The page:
By 2015, addiction recovery was a billion-dollar-a-year industry in Palm Beach County, according to an analysis by the Palm Beach Post. And most of the people getting that treatment are not Floridians. An insurance industry report showed 75 percent of patients receiving care at private rehab centers in Florida came from out of state.
“You have ... hundreds of thousands of people that are in recovery that are supportive of new people coming in recovery,” Burki says. “Which is what made South Florida vulnerable to be preyed upon.”
Around seven years ago, corrupt operators figured out they could make millions by billing for expensive, unnecessary tests. And when a patient’s insurance benefits are tapped out, a relapse will start those benefits all over again. Which means there’s more money to be made when patients fall off the wagon than when they stay sober.
Besides that, drug dealers have also figured out how to benefit.
“You have what are so-called ‘sober homes’ next to houses that sell drugs,” says Sgt. McCabe. “Back in the day, you never really had that.”
No one knows the number of sober homes operating in South Florida. Delray Beach Mayor Cary Glickstein thinks there may be more than 800 in his city alone.
The sheer number of opioid overdoses in South Florida is overwhelming police, firefighters, hospitals and morgues. Delray Beach Fire Rescue Chief Neal de Jesus calls it an unsustainable crisis.
“On a busy day we've seen upwards of a dozen or more,” he says.
Officials estimate first responders in Palm Beach County answered nearly 5,000 overdose calls in 2016. And then there’s the psychological toll. Chief de Jesus brought on a stress management counselor to help his firefighters cope.
“I’m in my 32nd year. Our personnel at a very young age — young in tenure — are seeing more deaths than I've seen in my career,” said de Jesus. “It’s unlike anything we’ve ever seen. It's just not normal.”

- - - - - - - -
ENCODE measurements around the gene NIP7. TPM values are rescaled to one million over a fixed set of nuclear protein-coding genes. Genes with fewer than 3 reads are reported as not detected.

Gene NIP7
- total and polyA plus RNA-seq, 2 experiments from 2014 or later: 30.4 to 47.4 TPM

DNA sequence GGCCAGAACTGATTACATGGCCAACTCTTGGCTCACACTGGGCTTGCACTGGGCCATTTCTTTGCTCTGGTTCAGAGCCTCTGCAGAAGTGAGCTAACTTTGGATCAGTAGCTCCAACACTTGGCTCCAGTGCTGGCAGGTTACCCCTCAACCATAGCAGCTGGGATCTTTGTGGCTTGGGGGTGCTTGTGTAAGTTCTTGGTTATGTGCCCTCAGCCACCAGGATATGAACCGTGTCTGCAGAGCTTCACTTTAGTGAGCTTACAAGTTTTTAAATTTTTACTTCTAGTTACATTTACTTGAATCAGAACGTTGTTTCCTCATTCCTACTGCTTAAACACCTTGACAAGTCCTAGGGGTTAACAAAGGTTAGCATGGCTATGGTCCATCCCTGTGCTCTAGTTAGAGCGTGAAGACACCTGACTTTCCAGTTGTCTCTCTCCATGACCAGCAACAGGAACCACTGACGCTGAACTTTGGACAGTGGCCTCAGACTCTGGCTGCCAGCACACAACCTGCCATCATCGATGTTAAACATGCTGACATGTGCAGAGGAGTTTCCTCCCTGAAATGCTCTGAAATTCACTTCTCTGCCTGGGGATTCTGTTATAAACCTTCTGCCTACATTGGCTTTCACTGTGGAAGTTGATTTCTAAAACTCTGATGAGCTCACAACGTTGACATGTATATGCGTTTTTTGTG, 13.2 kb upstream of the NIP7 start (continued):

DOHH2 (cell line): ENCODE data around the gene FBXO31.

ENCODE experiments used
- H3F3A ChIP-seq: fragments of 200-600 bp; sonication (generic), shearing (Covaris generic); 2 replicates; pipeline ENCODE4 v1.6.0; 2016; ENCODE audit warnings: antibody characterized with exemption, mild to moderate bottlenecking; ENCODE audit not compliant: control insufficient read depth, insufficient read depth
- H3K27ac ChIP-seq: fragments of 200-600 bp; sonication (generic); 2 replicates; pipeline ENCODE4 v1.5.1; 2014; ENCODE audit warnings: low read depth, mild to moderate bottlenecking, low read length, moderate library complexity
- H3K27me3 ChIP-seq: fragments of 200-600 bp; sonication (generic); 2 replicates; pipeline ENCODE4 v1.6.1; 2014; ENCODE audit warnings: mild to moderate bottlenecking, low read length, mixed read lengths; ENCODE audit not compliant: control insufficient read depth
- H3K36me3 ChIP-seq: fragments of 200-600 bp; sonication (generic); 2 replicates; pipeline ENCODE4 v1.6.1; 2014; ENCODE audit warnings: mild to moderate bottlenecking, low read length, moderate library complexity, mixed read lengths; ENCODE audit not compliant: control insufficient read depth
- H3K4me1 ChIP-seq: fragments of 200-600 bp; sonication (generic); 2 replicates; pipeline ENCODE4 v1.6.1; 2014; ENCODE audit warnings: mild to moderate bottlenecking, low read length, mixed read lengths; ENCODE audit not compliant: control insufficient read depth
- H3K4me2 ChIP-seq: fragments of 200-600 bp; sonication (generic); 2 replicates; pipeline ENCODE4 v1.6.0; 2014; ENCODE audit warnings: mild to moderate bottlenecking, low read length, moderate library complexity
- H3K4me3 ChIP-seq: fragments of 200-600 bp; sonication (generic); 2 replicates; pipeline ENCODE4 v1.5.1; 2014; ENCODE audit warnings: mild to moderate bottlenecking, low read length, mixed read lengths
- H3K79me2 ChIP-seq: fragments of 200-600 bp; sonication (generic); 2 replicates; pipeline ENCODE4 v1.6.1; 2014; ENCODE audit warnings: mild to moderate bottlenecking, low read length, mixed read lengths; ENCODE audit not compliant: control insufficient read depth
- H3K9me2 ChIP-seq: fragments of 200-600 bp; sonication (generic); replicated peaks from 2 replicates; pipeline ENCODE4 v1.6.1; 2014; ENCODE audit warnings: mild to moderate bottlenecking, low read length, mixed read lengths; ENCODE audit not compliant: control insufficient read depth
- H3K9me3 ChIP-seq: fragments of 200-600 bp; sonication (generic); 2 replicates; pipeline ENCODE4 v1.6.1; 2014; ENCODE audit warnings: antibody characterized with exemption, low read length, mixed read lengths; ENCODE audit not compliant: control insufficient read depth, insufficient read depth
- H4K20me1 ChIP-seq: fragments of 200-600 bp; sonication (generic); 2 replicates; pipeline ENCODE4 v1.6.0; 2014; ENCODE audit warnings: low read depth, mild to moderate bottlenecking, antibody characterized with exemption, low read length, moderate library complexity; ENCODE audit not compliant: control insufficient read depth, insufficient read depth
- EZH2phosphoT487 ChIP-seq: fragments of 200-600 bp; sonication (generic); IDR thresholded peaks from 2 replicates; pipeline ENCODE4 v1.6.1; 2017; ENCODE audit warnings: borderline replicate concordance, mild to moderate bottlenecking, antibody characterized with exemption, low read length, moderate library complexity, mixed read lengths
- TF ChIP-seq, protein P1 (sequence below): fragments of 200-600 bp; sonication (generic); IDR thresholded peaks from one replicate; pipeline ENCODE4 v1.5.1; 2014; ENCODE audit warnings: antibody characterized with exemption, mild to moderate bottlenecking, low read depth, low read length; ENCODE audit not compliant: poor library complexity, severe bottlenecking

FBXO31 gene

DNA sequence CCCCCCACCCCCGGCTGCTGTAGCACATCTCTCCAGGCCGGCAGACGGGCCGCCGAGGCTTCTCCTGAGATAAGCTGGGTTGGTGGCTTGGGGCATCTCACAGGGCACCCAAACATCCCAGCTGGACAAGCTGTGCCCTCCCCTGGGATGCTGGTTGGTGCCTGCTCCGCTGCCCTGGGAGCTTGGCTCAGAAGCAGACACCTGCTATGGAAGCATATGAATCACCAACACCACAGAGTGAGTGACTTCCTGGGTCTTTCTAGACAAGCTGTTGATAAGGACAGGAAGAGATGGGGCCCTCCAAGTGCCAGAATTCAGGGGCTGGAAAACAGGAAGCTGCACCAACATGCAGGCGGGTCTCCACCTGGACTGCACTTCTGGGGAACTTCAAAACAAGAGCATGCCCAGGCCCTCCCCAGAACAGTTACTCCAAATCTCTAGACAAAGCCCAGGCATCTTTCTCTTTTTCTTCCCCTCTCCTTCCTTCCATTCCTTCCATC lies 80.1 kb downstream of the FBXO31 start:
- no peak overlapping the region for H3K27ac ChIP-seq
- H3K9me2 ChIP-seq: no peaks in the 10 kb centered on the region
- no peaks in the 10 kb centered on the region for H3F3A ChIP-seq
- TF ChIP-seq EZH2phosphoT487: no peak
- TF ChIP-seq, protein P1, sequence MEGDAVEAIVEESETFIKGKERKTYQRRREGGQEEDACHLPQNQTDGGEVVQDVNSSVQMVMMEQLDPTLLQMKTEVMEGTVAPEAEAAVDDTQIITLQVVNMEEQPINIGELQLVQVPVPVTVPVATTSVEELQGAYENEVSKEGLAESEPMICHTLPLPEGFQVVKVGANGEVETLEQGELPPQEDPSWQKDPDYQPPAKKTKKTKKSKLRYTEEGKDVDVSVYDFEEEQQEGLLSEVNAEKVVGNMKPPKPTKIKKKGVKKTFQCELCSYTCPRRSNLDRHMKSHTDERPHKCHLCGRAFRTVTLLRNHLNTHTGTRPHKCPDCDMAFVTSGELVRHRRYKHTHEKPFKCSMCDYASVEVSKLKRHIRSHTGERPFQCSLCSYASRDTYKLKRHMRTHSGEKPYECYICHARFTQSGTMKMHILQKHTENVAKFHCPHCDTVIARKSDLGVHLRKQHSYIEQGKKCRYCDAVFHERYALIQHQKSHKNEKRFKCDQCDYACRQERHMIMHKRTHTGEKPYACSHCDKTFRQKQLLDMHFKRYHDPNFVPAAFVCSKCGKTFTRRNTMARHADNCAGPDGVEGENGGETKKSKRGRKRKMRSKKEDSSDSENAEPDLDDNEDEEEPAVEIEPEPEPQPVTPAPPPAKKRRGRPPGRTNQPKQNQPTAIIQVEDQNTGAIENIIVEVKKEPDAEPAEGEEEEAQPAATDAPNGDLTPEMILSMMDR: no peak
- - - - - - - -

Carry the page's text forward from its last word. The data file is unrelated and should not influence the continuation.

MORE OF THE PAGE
What’s causing all those deaths, by and large, is the third factor. Street heroin now is cut with super-potent synthetic opioids like fentanyl and carfentanil — thousands of times stronger than morphine.
And the overdose reversal drug — naloxone — isn’t working like it used to.
Delray Beach police carry nasal naloxone — often referred to by its brand name, Narcan. But these days, Delray Beach police usually have to wait for the fire department.
“They can do it through the bone marrow,” McCabe says.
Technically, it’s called “intraosseous administration.”
“They get out a little drill — it looks like a Black and Decker drill,” McCabe says. “And they drill it into either your shin bone or your shoulder. A little thing sticks out of it when they’re done, and they just plug the Narcan through there.”
Paramedics can pump — through the bone marrow and straight into the bloodstream — up to 10 units of naloxone into someone’s body. But with these powerful synthetic opioids flooding the street, even that is no guarantee for revival.
A crackle comes over McCabe’s police radio.
“I have two overdoses in progress,” says the dispatcher. “One is seizing. They are both breathing with gurgling respirations.”
“Ten-four,” McCabe responds as he steps on the gas of the SUV, sirens wailing.
McCabe arrives at the two-story house and pulls diagonally into the yard. A young woman is motioning frantically on the front steps.
“Hello. Do you mind if we come in?” McCabe asks.
“Yeah, please,” the woman says. “Upstairs. There’s a needle on the floor.”
In a room upstairs, two young women are overdosing on heroin. Both are unconscious. One’s not breathing. She’s turning blue.
Around 10 minutes later, the first overdose victim — the one that was breathing — comes walking out of the house with firefighters. They strap her into a stretcher waiting outside the door.
McCabe tells me the other woman is being brought out on the stretcher. She wasn’t breathing, so firefighters carry out the drill.
“Remember that thing I was telling you about where they go through the bone marrow?” he says. “They did it to her.”
You can see it: a clear plastic tube sticking out of her shoulder.
Paramedics wheel her away and put her in an ambulance. McCabe gets back in his cruiser.
“One girl took seven doses [of naloxone], the other one took 10,” he said. “More and more doses every time.”
An estimated 4,000 people died from opioid overdoses in Florida in 2016.
Governors of five states have declared the opioid crisis a public health emergency. Florida lawmakers have called on Gov. Rick Scott to do the same.